More broadly, though, this crisis gives us an opportunity to think more deeply about the global economy – of a world which will better prepare us for addressing other current and future crises. Not a world of them and us, but a world of global citizens facing a common challenge that threatens every one of us and which we need to face together.

The pandemic has shown just how interconnected the world is. We must address the pandemic together and in a coherent way as a global community – because diseases are no respecters of national borders and can only be addressed through international cooperation.– Andy Sumner and Myles Wickstead

Such international cooperation may also provide us with unexpected benefits. For example, many emerging economies in East Asia, such as South Korea, may have approaches to the pandemic from which the UK can learn.

Addressing global challenges together

Pandemics are not the only issue to be addressed on a global basis. There is also conflict and terrorism, which, if left unchecked, pose risks to us all – both through the pressures of enforced migration and the potential for an exponential increase in global terrorism networks.

We need to recognise that poverty, and the lack of opportunities that come with it, along with a deficit in the structures of democratic governance and institutions to safeguard human rights, can be drivers of conflict and terrorism. For this reason, we should, where possible, continue to help address those root causes.

Above all, perhaps the current pandemic and the awareness it creates will concentrate minds on addressing the key existential threat we now face as a planet – the impact of climate change and environmental degradation. None of us can address these threats alone. We need to work together, and refresh and reinvigorate our international institutions.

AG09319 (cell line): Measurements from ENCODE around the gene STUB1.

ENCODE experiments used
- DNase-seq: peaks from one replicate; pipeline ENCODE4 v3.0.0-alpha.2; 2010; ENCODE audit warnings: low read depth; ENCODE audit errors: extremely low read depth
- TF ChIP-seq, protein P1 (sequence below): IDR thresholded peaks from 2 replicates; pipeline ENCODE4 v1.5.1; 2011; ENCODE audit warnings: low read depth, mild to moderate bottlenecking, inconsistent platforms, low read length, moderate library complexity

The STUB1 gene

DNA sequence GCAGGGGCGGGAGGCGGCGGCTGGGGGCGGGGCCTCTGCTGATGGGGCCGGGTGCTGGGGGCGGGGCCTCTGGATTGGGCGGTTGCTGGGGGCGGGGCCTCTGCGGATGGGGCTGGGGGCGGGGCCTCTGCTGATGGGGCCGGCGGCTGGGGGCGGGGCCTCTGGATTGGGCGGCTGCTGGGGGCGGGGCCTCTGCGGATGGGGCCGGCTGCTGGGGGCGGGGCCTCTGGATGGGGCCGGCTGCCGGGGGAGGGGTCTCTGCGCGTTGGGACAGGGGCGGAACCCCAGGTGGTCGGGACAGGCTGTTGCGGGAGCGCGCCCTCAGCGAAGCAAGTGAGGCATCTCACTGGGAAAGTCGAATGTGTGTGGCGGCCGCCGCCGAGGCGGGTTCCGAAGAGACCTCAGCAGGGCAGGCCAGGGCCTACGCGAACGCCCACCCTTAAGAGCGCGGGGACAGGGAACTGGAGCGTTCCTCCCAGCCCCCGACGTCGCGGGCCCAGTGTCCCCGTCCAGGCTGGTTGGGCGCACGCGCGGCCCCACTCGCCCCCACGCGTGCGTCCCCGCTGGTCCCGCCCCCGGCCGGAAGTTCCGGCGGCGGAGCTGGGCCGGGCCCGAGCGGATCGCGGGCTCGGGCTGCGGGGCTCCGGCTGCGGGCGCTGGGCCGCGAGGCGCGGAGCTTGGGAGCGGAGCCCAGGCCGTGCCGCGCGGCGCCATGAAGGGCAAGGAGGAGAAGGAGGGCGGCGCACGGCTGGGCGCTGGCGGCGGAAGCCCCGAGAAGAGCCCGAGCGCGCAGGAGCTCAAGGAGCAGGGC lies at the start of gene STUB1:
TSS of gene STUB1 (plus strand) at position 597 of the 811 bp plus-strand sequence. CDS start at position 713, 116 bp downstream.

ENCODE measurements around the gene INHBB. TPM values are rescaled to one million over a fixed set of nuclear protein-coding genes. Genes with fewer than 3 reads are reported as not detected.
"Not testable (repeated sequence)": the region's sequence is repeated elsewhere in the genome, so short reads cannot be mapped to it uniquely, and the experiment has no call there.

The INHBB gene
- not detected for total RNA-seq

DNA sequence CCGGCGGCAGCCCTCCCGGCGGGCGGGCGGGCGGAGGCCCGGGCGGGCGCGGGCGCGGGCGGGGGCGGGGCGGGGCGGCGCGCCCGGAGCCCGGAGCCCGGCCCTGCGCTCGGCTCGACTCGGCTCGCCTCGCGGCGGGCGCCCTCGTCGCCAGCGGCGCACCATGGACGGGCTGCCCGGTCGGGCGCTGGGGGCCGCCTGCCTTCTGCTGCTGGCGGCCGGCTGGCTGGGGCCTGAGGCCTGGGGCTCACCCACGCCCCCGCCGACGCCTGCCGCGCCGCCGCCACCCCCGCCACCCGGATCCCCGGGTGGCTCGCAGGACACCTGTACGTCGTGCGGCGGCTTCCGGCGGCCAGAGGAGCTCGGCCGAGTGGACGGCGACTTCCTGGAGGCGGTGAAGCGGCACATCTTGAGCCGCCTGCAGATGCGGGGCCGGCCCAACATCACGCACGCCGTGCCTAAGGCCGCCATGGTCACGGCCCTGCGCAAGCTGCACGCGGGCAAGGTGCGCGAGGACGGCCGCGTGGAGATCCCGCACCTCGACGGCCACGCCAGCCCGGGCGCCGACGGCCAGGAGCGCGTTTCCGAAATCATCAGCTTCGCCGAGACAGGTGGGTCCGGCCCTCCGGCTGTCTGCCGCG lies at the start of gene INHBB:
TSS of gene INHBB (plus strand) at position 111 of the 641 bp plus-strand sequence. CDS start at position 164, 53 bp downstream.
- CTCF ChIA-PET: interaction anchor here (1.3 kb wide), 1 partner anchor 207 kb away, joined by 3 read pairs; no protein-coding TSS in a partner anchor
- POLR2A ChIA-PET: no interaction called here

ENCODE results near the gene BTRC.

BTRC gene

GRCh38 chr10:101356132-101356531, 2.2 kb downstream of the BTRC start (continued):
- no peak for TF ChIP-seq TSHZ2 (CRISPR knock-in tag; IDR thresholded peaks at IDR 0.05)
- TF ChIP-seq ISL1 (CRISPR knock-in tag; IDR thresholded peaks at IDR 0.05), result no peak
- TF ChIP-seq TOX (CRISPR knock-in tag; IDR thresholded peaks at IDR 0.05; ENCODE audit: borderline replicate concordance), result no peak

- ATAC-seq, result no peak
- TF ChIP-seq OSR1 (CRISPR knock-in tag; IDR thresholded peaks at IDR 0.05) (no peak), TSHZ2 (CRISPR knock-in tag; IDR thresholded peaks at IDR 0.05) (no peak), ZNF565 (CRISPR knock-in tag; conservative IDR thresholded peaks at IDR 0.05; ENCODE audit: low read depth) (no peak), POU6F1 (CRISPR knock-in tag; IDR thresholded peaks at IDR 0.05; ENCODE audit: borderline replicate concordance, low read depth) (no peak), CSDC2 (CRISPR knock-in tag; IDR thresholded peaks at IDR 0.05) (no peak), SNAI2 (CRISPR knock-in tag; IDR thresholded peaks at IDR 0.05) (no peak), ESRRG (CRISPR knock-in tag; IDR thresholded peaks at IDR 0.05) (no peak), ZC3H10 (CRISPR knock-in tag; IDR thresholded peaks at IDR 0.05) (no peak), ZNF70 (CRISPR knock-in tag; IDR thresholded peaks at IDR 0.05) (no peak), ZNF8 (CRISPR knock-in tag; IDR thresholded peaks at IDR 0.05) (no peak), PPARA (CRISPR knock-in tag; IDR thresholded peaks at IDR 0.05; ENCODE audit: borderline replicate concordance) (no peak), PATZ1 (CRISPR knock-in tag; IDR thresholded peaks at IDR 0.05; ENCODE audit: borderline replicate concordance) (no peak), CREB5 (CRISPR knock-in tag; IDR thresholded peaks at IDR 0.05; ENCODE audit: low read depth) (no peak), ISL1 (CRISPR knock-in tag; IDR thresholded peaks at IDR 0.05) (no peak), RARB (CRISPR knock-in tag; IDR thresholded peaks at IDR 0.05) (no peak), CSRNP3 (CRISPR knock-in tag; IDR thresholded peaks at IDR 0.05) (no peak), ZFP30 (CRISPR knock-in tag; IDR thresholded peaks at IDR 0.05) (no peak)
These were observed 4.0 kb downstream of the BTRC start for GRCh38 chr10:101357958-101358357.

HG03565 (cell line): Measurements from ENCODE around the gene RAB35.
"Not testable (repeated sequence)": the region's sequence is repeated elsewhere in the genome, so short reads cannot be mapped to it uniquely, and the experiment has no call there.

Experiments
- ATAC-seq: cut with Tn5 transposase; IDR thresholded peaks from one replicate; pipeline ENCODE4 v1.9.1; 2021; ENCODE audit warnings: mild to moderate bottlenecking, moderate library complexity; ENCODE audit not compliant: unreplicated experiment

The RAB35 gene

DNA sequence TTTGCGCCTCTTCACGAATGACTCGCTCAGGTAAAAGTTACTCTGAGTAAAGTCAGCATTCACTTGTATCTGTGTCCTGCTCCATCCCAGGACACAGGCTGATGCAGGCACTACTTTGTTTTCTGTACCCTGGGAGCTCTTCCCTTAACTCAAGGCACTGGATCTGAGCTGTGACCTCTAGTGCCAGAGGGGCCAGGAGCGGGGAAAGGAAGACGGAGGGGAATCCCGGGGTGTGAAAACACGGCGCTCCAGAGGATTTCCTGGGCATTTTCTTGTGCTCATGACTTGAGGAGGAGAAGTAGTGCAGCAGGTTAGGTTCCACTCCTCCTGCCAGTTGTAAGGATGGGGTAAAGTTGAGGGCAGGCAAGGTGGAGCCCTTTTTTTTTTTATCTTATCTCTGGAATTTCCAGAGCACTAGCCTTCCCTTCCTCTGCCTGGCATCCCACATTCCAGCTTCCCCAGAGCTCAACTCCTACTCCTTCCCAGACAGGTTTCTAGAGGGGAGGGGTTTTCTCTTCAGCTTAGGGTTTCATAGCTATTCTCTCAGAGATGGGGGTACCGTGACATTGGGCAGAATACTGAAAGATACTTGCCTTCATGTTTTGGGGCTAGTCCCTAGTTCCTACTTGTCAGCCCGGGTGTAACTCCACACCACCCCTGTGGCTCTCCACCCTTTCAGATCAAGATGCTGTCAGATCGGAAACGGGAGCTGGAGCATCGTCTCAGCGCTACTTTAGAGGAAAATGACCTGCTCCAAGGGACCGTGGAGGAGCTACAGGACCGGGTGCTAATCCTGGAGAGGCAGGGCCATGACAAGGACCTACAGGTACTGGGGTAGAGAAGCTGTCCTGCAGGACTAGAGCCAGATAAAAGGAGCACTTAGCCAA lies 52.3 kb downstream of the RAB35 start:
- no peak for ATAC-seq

We do have a framework within which to address these issues as a global community in the UN Sustainable Development Goals (SDGs). There are 17 goals and 169 targets, grouped around People, Prosperity, Planet and Peace. The fifth 'P' is Partnerships. The SDGs recognise that we all have a crucial role to play in achieving them by 2030. They are, by the way, universal goals – they apply as much to the UK as to India and Mexico, to France as to Indonesia and Liberia.

The UK needs to help those countries that are less able to meet these global challenges – be it COVID-19, terrorism or global warming – both by supporting countries directly but also by creating new forms of collaboration and cooperation. Partnership is as much in our interest as it is in theirs.– Andy Sumner and Myles Wickstead

The UK is well-placed to pursue and indeed to champion such cooperation. It has a world-leading Department for International Development to work with other countries and multilateral organisations, and a world-leading diplomatic service to help build the alliances required to address the issues coherently.

It is crucial that we do not turn inwards in these challenging times and look only at our narrow national self-interest. This will require a sixth 'P' – political leadership – and a recognition that working together is the only way to successfully address the global challenges that threaten us and the world in which we live.    

In this story

Andy  Sumner

Andy Sumner

Professor of International Development FAcSS FRSA

Myles  Wickstead

Myles Wickstead

Visiting Professor